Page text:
New York’s point system for driving records
In most cases, accumulating points is a good thing. Sports teams want more points so they can win games. Students want all the points possible on tests. Shoppers use rewards programs to earn points on purchases. However, there is one instance where points are not welcome: on a New York driving record. When drivers receive citations for traffic violations in New York, they accumulate points on their records. Drivers should be aware of how the state calculates points on driving records and the consequences that can result from having too many points.
Calculating point totals
Different driving offenses carry different point totals. Speeding tickets can give a driver anywhere from three to 11 points, depending on how much faster than the speed limit the driver was travelling. Other examples of the point values for common traffic violations include:
- Failure to stop for a school bus: five points
- Following too closely: four points
- Failure to obey a traffic signal, stop sign or yield sign: three points
- Failure to yield right-of-way: three points
- Passenger safety violations such as seatbelt and child safety seat violations: three points
- Reckless driving: five points
- Leaving the scene of an accident involving property damage or injury to a domestic animal: three points
- Inadequate brakes: four points
- Improper cell phone use: three points
- Use of a portable electronic device (texting): three points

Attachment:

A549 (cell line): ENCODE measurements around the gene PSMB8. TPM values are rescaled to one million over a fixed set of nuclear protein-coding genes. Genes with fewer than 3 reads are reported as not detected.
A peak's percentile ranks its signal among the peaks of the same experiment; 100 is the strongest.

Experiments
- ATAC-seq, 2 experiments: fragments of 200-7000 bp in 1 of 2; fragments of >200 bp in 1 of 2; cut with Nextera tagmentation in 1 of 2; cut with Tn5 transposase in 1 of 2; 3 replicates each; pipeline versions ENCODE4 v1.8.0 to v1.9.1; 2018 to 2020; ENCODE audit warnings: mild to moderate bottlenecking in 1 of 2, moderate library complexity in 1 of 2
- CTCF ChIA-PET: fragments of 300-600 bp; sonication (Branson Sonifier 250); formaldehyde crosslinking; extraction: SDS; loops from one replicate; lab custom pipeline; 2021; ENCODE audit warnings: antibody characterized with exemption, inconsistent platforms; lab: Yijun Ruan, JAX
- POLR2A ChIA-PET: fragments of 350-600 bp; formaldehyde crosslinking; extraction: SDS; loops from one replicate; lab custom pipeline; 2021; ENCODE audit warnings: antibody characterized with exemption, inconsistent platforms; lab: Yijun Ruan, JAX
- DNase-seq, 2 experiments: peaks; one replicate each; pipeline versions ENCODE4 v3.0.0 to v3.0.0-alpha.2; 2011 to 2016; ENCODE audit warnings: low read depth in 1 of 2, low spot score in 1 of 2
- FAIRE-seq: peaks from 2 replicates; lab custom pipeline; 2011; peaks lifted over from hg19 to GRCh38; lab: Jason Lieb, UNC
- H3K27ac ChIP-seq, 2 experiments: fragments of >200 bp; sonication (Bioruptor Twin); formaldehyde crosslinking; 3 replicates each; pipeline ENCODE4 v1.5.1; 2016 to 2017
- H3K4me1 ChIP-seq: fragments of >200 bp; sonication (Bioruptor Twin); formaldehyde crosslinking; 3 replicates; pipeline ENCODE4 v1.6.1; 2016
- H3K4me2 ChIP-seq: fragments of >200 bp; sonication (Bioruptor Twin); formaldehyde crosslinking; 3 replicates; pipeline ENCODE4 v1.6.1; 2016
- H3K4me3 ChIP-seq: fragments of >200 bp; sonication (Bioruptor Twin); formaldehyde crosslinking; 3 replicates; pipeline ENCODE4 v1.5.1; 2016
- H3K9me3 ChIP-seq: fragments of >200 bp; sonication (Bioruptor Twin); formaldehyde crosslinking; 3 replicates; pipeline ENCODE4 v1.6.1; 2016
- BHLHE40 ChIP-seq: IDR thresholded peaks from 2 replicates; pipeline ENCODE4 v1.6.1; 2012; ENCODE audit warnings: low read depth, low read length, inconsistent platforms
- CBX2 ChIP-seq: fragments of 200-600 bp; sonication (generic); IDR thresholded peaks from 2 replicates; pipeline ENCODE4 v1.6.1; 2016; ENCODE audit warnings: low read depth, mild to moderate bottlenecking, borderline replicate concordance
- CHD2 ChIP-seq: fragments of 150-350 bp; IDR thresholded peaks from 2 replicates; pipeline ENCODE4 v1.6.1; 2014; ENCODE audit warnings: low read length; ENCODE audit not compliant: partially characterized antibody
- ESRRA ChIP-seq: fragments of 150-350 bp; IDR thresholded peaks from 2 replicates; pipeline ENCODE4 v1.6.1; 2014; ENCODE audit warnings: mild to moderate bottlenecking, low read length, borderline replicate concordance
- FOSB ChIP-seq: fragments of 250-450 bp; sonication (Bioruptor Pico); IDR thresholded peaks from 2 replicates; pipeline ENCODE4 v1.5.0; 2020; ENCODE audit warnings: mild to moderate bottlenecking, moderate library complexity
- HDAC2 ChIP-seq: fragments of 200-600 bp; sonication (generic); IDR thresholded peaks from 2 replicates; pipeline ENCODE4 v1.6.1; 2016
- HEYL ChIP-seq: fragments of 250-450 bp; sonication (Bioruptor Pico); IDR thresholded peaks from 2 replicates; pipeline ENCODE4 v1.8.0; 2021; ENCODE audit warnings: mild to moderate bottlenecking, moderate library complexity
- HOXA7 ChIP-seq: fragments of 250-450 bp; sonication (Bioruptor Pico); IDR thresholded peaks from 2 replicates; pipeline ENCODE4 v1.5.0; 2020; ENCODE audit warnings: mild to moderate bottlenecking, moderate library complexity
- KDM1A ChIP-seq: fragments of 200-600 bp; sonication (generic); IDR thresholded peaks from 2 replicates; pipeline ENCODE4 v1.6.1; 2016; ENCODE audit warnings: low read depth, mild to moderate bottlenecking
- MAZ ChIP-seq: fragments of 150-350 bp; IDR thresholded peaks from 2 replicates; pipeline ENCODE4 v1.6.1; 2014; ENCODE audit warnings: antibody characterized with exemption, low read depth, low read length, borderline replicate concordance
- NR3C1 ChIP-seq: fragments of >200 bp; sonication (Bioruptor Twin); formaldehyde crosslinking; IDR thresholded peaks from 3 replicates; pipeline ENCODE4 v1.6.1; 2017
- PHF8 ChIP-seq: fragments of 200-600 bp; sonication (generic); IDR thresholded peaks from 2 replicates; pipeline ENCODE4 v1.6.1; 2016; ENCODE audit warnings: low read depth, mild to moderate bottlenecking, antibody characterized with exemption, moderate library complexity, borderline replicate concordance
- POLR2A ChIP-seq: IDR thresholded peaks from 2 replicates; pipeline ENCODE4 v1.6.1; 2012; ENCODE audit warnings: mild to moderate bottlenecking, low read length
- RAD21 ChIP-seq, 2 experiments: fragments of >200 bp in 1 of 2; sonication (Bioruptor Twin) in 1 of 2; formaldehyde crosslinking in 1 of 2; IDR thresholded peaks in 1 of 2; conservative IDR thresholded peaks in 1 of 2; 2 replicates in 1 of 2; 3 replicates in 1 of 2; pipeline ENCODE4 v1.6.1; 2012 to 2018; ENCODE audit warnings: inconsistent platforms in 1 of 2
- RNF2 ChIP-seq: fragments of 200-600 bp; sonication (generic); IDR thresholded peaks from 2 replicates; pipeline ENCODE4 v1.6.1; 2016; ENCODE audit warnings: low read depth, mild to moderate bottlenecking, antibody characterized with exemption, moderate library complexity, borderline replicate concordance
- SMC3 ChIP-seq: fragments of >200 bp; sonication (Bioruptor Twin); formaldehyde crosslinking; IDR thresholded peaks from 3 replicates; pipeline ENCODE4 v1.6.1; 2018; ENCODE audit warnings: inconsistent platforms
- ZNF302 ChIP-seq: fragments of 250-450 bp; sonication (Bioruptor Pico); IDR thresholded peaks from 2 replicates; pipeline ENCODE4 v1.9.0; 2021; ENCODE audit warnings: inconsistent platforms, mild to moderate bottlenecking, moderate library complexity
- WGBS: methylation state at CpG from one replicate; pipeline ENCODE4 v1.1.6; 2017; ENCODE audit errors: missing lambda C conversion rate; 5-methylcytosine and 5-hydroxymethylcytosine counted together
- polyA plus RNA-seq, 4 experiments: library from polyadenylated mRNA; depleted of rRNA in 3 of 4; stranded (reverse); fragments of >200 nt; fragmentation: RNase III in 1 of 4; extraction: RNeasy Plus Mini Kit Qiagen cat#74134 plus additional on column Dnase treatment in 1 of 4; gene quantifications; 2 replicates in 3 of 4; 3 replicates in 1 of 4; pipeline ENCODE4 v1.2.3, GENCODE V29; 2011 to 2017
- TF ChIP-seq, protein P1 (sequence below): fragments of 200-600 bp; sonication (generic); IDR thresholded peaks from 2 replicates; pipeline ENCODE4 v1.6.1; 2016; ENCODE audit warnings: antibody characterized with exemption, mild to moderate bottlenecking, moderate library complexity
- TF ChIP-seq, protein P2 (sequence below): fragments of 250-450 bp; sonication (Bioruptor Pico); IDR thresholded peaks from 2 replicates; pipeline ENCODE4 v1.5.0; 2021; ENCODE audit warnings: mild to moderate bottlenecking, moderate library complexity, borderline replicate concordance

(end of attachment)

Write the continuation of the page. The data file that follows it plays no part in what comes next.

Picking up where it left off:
In order for a driver to get points on his or her record, the driver must be convicted of the offense. The Department of Motor Vehicles looks at point totals for the past 18 months when assessing penalties. The DMV uses the date of the offense when making these calculations, not the date of conviction. The DMV includes points for traffic offenses committed in Ontario or Quebec when tabulating points, but not for other out-of-state offenses.
Effect of accumulating points
Driving record points can have serious consequences. If a driver’s point total reaches 11 or more within an 18-month period, the DMV suspends his or her driver’s license. The driver may request a hearing with the DMV to prove that a different person committed the offenses – but not to try to show that the driver was not guilty of the offenses or to request a waiver of the suspension.
Drivers who amass six points within an 18-month period will have to pay a “driver responsibility assessment” of $100 each year for three years. The fee increases by $25 each year for each point over six.
Traffic tickets are more than just mild annoyances. Too many citations can lead to steep fines and loss of driving privileges. If you are facing traffic tickets, seek the assistance of a seasoned traffic violation attorney who can help mitigate the damage the tickets do to your driving record.